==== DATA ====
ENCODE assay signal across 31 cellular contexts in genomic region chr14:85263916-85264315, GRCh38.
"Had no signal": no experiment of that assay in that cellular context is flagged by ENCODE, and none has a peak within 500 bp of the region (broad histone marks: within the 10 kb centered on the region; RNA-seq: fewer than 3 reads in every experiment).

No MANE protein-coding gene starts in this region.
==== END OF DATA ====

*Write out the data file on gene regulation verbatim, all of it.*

ENCODE assay signal across 31 cellular contexts in genomic region chr14:85263916-85264315, GRCh38.
"Had no signal": no experiment of that assay in that cellular context is flagged by ENCODE, and none has a peak within 500 bp of the region (broad histone marks: within the 10 kb centered on the region; RNA-seq: fewer than 3 reads in every experiment).

No MANE protein-coding gene starts in this region.